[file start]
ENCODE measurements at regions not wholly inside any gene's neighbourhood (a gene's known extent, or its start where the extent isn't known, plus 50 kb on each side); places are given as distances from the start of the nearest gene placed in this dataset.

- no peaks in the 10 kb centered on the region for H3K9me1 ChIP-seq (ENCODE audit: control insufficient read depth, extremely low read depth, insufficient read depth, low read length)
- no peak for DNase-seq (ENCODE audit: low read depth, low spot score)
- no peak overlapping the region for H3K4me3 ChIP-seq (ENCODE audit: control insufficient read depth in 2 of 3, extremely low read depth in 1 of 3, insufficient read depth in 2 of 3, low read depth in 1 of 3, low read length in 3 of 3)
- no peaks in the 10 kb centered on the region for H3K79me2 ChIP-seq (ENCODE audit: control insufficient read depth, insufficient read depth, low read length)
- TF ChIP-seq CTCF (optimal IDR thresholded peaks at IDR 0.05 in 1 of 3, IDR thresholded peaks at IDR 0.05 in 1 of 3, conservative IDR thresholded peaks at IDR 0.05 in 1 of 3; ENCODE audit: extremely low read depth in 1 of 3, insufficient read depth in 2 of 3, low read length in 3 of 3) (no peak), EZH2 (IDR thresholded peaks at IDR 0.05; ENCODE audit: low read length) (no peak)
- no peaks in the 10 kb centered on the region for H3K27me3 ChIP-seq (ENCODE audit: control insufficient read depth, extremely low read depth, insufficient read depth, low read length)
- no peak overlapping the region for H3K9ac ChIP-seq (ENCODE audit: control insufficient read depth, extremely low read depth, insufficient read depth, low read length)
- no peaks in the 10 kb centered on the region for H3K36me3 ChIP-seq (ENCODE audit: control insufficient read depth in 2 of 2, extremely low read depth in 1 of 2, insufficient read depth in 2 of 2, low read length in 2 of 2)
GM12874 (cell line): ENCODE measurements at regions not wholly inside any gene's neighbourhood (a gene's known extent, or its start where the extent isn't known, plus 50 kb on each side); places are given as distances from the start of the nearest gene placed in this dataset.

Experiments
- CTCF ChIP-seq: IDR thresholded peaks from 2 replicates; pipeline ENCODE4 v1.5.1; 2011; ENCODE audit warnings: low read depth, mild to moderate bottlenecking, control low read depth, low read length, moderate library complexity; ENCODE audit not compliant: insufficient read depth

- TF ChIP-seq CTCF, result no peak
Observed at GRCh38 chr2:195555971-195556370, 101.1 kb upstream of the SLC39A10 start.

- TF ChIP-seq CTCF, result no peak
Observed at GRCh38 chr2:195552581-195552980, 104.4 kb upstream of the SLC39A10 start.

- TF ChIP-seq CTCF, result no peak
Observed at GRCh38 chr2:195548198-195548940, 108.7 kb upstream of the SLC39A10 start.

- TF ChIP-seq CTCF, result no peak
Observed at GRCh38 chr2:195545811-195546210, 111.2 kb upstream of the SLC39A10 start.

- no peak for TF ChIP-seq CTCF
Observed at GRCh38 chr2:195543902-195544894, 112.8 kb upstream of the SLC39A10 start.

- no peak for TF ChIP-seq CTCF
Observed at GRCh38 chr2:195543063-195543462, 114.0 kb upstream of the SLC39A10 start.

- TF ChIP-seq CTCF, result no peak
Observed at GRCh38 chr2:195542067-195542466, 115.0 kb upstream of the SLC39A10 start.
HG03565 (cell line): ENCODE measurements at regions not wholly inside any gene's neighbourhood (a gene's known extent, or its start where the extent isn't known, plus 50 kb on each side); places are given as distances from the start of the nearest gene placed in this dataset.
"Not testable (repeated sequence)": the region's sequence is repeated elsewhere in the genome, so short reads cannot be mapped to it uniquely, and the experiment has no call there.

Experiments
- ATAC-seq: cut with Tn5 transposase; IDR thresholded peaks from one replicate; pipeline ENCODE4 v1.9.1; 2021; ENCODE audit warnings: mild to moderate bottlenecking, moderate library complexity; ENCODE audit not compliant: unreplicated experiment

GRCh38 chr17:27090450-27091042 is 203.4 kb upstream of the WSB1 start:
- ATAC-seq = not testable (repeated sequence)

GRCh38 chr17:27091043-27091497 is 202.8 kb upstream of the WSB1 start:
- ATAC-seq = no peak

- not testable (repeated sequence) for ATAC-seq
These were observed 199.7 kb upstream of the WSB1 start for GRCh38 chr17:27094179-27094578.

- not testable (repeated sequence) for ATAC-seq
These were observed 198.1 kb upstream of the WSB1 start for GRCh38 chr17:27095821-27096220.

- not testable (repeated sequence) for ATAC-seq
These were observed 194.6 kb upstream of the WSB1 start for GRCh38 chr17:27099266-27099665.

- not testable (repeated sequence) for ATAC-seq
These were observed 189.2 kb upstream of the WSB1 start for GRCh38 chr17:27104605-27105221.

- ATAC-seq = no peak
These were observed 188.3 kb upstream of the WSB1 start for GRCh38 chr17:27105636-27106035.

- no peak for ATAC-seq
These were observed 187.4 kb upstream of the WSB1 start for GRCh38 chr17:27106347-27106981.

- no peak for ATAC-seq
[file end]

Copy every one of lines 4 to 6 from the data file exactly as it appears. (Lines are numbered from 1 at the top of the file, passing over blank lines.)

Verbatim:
- no peak overlapping the region for H3K4me3 ChIP-seq (ENCODE audit: control insufficient read depth in 2 of 3, extremely low read depth in 1 of 3, insufficient read depth in 2 of 3, low read depth in 1 of 3, low read length in 3 of 3)
- no peaks in the 10 kb centered on the region for H3K79me2 ChIP-seq (ENCODE audit: control insufficient read depth, insufficient read depth, low read length)
- TF ChIP-seq CTCF (optimal IDR thresholded peaks at IDR 0.05 in 1 of 3, IDR thresholded peaks at IDR 0.05 in 1 of 3, conservative IDR thresholded peaks at IDR 0.05 in 1 of 3; ENCODE audit: extremely low read depth in 1 of 3, insufficient read depth in 2 of 3, low read length in 3 of 3) (no peak), EZH2 (IDR thresholded peaks at IDR 0.05; ENCODE audit: low read length) (no peak)